Understanding Dr Pepper

”Once I get Dr Pepper down their throats, and tell them about it, I’m in business.”

February 1973By Comments

IN SPITE OF THE NEW expansion, it may be that Dr. Pepper still looks better coming from a 7-11 cooler than it does from behind a New York bar. When served at a recent private screening of a new film given by critic and gadabout Rex Reed, it was hardly a success. Author Jaquelyn Susann, cajoled into taking a drink, made a face nearly as sour as her prose and said, “Yetch.” The rest of Reed’s guests, among them actresses Lotte Lenya and Arlene Dahl, actor Joe Dallasandro, and directors Frank Perry and Paul Morrissey, all concurred. They took one polite sip and then set their glasses, soggy cocktail napkins still intact, on window ledges, on empty chairs, atop urinals in the men’s room, or simply shoved them right back into the hand of the bartender who, as the evening wore on, dealt with his fate by calmly handing the glass to the next person who came along. —G.C.

A spoonful of Dr. Pepper will not relieve constipation, hives, excessive acidity, morbidity, sterility, bile, eczema, hysteria, bronchitis or what ails you in general. “Folks still splash it on. And some rub it on. But the only claim we make is that Dr. Pepper is soothing to youngsters suffering post-tonsillectomies. Teenagers have also discovered that they can drink a lot of it without getting pimples.”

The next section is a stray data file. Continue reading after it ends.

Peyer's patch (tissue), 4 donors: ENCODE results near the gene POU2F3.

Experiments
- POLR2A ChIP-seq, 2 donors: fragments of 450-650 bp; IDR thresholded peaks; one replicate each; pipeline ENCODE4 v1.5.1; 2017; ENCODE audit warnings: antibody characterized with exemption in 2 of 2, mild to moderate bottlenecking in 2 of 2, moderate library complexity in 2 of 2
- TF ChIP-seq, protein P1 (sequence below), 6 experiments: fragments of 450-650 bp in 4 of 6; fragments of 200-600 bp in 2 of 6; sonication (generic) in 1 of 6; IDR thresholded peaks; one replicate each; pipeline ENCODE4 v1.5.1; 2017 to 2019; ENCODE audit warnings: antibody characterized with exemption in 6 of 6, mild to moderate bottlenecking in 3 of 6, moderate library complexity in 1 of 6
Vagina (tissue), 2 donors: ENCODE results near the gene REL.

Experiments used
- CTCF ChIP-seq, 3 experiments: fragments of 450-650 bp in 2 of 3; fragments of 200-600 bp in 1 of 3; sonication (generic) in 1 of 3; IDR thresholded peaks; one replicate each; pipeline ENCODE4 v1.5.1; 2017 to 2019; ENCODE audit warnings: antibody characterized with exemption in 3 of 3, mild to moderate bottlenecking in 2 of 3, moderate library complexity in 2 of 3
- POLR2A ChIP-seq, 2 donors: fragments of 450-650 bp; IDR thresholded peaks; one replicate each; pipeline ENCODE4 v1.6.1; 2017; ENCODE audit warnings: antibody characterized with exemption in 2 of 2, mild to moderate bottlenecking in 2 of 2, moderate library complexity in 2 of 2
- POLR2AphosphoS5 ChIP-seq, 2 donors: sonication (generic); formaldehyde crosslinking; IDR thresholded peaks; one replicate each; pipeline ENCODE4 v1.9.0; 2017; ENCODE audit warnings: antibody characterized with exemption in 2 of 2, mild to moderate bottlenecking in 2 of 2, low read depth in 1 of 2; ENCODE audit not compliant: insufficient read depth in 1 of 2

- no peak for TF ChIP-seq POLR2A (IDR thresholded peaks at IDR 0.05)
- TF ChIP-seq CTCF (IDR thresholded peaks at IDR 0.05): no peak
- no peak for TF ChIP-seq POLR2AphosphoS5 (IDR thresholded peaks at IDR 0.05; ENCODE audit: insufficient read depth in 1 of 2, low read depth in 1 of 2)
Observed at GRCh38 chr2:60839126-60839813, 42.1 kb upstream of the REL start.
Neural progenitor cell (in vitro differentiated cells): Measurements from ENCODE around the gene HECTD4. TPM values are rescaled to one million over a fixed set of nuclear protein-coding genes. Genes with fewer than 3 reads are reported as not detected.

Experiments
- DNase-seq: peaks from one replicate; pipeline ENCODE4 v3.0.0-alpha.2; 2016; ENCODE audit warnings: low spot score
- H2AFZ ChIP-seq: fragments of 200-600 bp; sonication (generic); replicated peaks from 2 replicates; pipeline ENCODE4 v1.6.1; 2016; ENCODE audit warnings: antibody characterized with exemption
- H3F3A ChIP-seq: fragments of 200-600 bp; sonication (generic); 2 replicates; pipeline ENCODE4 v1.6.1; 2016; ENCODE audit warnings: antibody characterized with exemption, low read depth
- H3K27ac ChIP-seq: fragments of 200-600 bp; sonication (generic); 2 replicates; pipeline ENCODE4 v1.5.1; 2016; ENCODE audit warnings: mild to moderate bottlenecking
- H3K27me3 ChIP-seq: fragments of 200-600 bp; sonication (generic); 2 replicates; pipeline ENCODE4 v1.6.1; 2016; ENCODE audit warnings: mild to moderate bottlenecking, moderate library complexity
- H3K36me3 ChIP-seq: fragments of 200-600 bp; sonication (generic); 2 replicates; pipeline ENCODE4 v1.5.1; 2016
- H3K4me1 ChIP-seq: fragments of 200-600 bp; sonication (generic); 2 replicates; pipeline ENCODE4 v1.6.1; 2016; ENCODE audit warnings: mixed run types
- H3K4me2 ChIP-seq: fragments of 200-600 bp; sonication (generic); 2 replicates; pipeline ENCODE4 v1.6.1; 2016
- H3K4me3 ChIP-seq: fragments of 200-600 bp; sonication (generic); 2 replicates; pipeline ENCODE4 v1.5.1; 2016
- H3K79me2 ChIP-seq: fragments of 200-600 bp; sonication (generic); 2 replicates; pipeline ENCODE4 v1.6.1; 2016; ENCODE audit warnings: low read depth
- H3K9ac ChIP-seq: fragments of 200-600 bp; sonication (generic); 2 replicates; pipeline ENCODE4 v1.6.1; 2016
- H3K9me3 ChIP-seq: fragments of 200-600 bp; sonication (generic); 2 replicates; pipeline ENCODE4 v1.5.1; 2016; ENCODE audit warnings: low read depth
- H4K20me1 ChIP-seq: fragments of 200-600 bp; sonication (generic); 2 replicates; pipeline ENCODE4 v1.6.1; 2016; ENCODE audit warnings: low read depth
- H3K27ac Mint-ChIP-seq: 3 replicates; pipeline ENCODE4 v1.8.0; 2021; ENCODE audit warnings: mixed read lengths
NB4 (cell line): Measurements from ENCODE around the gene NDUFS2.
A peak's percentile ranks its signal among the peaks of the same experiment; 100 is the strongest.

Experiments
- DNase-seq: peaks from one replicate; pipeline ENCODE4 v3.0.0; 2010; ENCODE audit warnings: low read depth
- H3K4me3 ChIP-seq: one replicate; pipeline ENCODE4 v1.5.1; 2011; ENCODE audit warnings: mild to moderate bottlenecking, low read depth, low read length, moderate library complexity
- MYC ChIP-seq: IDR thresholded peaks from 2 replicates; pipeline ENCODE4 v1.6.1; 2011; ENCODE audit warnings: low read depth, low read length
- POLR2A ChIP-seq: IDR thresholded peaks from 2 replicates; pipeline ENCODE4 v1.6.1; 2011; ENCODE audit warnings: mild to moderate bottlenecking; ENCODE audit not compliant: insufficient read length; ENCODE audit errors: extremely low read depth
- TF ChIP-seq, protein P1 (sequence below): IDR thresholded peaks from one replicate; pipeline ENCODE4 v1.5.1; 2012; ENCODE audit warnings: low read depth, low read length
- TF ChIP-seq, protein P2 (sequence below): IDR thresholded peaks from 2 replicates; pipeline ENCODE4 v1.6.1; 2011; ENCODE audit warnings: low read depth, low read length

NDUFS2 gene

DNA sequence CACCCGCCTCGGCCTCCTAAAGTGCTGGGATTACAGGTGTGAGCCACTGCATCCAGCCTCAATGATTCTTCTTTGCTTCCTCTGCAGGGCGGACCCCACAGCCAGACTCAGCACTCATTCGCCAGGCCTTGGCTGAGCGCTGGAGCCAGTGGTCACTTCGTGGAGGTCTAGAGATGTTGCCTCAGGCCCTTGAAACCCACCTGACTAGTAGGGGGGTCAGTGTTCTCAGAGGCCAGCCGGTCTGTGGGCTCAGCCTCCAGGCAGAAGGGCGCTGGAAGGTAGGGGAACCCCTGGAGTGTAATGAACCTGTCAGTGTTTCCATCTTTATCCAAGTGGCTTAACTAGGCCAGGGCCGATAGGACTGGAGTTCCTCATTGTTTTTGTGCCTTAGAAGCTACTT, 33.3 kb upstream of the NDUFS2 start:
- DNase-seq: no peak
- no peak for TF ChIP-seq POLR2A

That was W.W. Clements, the balding, genial, Dr. Pepper-swigging president of the company making the second-oldest soft drink in the nation, and he’s telling us what we wished we’d known through all those Coke-addicted, acne-plagued years of adolescence. While we were religiously “taking” Dr. Pepper at 10, 2, and 4, we were also drinking Coke the rest of the time, defeating the only therapeutic purpose all of us who still have our tonsils could have gleaned from it.

Perhaps the mythical healing quality of Dr. Pepper which will be hardest to see go by the wayside is as a sure-fire cure for constipation. Many were the days that we avoided drinking prune juice and other more hideous remedies by assuring our parents that we had “taken” our Dr. Pepper, which they, and we, were convinced came from mashed and otherwise transformed prunes, with purgative quality still intact. This remedy Mr. Clements firmly denies.

But if old legends die hard, Dr. Pepper seems to be making a strong effort to leave them back in the Southern territory that has been its stronghold for generations. The drive to expand the market for Dr. Pepper into the rest of the country and on around the world is concentrating strictly on its qualities as a thirst quencher. Even the 10, 2, 4 clock that was the trademark of the Dr. Pepper bottle has passed into history. Dr. Pepper means business, and when a company means business, old myths give way to new realities.